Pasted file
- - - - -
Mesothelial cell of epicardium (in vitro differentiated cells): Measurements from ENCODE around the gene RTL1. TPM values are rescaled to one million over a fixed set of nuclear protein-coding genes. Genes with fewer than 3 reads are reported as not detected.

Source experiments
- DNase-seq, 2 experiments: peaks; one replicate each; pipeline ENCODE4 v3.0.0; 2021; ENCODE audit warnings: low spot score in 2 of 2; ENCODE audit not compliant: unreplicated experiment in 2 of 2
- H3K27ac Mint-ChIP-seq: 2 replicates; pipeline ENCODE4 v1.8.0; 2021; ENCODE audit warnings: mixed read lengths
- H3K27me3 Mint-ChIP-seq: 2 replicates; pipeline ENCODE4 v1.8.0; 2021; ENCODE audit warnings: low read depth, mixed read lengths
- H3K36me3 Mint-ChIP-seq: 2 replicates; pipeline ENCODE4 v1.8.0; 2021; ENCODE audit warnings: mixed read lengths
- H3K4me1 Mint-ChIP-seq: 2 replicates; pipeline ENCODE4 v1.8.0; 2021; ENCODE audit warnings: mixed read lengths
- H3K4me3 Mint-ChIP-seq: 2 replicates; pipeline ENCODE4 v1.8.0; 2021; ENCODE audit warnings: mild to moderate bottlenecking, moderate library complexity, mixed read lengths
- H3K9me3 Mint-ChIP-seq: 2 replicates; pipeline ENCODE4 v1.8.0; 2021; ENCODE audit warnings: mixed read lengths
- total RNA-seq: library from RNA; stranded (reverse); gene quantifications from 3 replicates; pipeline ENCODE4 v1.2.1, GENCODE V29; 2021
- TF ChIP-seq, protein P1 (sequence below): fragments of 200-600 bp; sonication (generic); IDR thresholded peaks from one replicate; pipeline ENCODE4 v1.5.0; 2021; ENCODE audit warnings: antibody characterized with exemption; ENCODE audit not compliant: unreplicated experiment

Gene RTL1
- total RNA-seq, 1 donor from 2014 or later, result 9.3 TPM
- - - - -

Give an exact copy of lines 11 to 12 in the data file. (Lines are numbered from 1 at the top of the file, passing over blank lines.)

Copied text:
- TF ChIP-seq, protein P1 (sequence below): fragments of 200-600 bp; sonication (generic); IDR thresholded peaks from one replicate; pipeline ENCODE4 v1.5.0; 2021; ENCODE audit warnings: antibody characterized with exemption; ENCODE audit not compliant: unreplicated experiment

Gene RTL1